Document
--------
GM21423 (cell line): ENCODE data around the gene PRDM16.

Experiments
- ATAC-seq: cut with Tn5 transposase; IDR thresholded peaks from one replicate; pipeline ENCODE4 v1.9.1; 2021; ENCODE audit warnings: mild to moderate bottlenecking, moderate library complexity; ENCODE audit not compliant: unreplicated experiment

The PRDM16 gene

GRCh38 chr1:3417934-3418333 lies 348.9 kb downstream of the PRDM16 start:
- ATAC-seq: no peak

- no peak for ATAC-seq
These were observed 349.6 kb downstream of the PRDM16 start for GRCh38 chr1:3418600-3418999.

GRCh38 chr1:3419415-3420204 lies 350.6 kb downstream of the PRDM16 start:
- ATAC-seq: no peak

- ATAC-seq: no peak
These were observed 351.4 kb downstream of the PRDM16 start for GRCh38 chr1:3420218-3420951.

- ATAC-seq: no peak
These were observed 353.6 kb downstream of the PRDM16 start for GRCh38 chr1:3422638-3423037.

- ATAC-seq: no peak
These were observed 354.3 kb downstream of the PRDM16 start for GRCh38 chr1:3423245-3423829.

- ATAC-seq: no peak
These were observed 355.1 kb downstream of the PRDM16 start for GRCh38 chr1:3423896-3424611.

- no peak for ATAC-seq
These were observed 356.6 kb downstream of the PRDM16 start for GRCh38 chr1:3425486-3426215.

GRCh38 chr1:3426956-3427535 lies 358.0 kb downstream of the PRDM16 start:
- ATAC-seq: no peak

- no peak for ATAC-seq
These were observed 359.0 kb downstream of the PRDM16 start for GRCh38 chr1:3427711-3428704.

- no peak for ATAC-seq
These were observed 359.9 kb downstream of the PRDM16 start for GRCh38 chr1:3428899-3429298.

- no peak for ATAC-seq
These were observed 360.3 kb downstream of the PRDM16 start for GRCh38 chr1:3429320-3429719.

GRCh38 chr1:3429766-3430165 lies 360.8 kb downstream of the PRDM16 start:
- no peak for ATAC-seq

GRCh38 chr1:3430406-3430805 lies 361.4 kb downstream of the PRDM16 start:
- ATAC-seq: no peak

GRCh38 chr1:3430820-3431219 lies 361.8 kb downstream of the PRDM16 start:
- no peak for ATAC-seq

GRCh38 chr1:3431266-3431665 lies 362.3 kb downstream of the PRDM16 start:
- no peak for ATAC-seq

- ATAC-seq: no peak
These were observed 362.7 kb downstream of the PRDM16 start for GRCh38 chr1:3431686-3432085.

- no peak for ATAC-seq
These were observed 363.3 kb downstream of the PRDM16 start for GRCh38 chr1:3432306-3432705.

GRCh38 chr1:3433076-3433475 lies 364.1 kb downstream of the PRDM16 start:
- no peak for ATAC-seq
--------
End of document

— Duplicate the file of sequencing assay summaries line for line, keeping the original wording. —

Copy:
GM21423 (cell line): ENCODE data around the gene PRDM16.

Experiments
- ATAC-seq: cut with Tn5 transposase; IDR thresholded peaks from one replicate; pipeline ENCODE4 v1.9.1; 2021; ENCODE audit warnings: mild to moderate bottlenecking, moderate library complexity; ENCODE audit not compliant: unreplicated experiment

The PRDM16 gene

GRCh38 chr1:3417934-3418333 lies 348.9 kb downstream of the PRDM16 start:
- ATAC-seq: no peak

- no peak for ATAC-seq
These were observed 349.6 kb downstream of the PRDM16 start for GRCh38 chr1:3418600-3418999.

GRCh38 chr1:3419415-3420204 lies 350.6 kb downstream of the PRDM16 start:
- ATAC-seq: no peak

- ATAC-seq: no peak
These were observed 351.4 kb downstream of the PRDM16 start for GRCh38 chr1:3420218-3420951.

- ATAC-seq: no peak
These were observed 353.6 kb downstream of the PRDM16 start for GRCh38 chr1:3422638-3423037.

- ATAC-seq: no peak
These were observed 354.3 kb downstream of the PRDM16 start for GRCh38 chr1:3423245-3423829.

- ATAC-seq: no peak
These were observed 355.1 kb downstream of the PRDM16 start for GRCh38 chr1:3423896-3424611.

- no peak for ATAC-seq
These were observed 356.6 kb downstream of the PRDM16 start for GRCh38 chr1:3425486-3426215.

GRCh38 chr1:3426956-3427535 lies 358.0 kb downstream of the PRDM16 start:
- ATAC-seq: no peak

- no peak for ATAC-seq
These were observed 359.0 kb downstream of the PRDM16 start for GRCh38 chr1:3427711-3428704.

- no peak for ATAC-seq
These were observed 359.9 kb downstream of the PRDM16 start for GRCh38 chr1:3428899-3429298.

- no peak for ATAC-seq
These were observed 360.3 kb downstream of the PRDM16 start for GRCh38 chr1:3429320-3429719.

GRCh38 chr1:3429766-3430165 lies 360.8 kb downstream of the PRDM16 start:
- no peak for ATAC-seq

GRCh38 chr1:3430406-3430805 lies 361.4 kb downstream of the PRDM16 start:
- ATAC-seq: no peak

GRCh38 chr1:3430820-3431219 lies 361.8 kb downstream of the PRDM16 start:
- no peak for ATAC-seq

GRCh38 chr1:3431266-3431665 lies 362.3 kb downstream of the PRDM16 start:
- no peak for ATAC-seq

- ATAC-seq: no peak
These were observed 362.7 kb downstream of the PRDM16 start for GRCh38 chr1:3431686-3432085.

- no peak for ATAC-seq
These were observed 363.3 kb downstream of the PRDM16 start for GRCh38 chr1:3432306-3432705.

GRCh38 chr1:3433076-3433475 lies 364.1 kb downstream of the PRDM16 start:
- no peak for ATAC-seq